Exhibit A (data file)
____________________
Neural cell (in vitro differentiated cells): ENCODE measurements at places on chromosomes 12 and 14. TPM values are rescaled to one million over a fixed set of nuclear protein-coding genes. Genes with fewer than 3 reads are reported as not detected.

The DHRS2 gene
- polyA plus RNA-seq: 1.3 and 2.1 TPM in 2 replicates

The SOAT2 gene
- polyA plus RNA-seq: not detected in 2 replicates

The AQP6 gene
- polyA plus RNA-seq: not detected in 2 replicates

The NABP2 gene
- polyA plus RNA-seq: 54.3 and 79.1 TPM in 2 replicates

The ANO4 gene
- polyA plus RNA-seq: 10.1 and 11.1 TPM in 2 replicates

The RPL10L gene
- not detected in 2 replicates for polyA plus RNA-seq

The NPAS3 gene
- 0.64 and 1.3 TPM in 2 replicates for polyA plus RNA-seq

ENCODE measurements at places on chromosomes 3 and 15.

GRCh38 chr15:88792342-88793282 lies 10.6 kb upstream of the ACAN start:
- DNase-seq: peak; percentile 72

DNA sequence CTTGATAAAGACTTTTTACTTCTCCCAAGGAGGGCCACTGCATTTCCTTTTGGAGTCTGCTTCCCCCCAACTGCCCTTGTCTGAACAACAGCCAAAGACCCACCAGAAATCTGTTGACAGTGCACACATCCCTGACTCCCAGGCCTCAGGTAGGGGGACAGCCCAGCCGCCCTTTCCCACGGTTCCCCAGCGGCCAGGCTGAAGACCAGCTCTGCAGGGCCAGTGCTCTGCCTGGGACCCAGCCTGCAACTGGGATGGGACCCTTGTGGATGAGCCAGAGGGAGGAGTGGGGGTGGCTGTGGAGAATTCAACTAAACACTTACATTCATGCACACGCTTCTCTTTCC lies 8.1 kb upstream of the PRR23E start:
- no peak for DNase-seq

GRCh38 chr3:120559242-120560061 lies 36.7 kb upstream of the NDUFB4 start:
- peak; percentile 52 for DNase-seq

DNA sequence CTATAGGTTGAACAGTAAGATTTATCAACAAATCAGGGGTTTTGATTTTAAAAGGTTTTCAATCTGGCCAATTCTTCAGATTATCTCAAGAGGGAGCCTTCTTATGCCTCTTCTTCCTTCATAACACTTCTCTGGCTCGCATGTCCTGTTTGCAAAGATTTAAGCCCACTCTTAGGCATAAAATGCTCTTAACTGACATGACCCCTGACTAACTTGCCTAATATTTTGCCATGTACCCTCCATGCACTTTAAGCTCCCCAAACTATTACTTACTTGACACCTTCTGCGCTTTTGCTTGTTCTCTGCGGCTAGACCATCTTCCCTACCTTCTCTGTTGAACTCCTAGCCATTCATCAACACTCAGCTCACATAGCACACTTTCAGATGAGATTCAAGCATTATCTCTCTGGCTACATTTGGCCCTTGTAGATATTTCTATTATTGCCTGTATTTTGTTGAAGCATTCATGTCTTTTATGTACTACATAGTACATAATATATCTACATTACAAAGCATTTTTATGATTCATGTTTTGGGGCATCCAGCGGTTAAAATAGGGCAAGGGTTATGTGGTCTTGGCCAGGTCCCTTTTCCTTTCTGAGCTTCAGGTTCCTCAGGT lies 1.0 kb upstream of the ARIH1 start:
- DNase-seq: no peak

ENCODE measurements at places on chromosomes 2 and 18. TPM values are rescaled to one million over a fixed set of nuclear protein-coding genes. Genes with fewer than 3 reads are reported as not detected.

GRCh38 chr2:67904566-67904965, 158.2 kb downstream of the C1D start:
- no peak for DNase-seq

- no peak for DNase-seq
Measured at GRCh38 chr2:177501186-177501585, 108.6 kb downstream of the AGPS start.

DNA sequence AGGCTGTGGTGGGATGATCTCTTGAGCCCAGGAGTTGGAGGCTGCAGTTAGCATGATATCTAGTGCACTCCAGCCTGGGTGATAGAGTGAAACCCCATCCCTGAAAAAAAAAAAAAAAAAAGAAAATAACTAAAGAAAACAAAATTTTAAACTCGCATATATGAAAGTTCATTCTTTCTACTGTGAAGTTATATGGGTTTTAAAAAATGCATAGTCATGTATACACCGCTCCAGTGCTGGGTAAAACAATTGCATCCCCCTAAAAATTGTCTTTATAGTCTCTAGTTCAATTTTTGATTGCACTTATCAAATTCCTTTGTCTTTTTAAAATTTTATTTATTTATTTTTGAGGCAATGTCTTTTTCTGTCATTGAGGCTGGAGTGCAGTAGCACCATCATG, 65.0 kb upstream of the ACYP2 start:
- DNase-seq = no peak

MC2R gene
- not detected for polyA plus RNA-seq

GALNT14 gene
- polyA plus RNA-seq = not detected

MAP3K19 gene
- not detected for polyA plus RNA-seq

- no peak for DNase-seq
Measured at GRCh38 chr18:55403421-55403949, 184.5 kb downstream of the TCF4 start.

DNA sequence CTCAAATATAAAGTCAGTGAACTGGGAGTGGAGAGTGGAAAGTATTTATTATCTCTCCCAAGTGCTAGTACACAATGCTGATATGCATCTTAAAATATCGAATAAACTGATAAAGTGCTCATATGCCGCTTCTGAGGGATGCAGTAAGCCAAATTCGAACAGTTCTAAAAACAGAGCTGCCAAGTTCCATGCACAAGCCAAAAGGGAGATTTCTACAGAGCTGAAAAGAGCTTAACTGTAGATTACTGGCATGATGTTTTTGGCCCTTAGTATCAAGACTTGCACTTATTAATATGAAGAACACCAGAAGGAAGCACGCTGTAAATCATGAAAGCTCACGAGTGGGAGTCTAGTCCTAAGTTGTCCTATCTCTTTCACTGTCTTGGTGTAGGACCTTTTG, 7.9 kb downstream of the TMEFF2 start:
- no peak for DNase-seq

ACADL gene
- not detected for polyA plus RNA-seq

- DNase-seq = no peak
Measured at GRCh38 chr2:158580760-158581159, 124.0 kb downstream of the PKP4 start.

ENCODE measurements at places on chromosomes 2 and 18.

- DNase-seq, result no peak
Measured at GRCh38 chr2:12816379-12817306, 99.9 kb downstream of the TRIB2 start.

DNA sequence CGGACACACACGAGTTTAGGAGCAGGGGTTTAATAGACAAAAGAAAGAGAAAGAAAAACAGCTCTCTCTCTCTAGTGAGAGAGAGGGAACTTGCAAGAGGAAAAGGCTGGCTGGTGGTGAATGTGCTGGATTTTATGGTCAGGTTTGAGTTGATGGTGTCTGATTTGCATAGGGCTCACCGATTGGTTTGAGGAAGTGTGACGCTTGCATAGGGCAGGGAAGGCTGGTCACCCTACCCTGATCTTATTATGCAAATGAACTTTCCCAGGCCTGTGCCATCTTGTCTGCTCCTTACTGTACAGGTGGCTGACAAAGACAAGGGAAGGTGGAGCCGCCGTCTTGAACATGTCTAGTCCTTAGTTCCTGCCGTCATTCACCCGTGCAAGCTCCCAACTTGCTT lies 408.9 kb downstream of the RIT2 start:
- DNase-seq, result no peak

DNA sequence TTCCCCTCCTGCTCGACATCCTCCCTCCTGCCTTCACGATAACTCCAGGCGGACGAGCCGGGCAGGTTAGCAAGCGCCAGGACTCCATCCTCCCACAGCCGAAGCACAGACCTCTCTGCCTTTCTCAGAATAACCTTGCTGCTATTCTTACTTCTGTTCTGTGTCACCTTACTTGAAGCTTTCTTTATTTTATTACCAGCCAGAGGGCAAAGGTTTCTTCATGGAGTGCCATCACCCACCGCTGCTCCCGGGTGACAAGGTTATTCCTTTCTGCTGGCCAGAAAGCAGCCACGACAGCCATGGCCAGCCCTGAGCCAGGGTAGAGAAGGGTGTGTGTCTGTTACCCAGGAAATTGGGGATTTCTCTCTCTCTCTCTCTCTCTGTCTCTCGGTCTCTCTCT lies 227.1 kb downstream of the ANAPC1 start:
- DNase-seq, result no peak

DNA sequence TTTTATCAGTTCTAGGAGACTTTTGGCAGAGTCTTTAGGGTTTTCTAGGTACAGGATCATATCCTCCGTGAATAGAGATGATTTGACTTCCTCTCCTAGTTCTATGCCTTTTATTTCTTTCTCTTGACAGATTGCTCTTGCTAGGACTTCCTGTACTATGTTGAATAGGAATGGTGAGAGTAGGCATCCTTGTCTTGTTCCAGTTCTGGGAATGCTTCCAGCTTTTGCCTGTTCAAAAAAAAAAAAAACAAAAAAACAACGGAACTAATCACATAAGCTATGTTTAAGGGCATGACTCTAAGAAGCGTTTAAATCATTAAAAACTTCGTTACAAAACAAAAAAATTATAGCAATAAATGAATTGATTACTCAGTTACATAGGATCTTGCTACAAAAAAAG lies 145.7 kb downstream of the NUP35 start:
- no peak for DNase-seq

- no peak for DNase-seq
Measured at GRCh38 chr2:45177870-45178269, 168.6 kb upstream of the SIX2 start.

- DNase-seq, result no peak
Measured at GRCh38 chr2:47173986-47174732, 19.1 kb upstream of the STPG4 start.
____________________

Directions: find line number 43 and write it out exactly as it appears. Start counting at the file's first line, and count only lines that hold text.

- not detected for polyA plus RNA-seq